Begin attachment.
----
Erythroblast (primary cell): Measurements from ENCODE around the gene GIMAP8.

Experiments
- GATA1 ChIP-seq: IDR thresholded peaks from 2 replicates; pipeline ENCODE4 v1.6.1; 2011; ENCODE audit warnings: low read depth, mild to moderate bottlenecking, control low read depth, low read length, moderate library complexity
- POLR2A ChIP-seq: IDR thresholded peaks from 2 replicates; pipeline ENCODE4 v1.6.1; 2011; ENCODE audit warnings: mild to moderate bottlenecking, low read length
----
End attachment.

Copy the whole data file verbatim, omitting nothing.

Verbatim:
Erythroblast (primary cell): Measurements from ENCODE around the gene GIMAP8.

Experiments
- GATA1 ChIP-seq: IDR thresholded peaks from 2 replicates; pipeline ENCODE4 v1.6.1; 2011; ENCODE audit warnings: low read depth, mild to moderate bottlenecking, control low read depth, low read length, moderate library complexity
- POLR2A ChIP-seq: IDR thresholded peaks from 2 replicates; pipeline ENCODE4 v1.6.1; 2011; ENCODE audit warnings: mild to moderate bottlenecking, low read length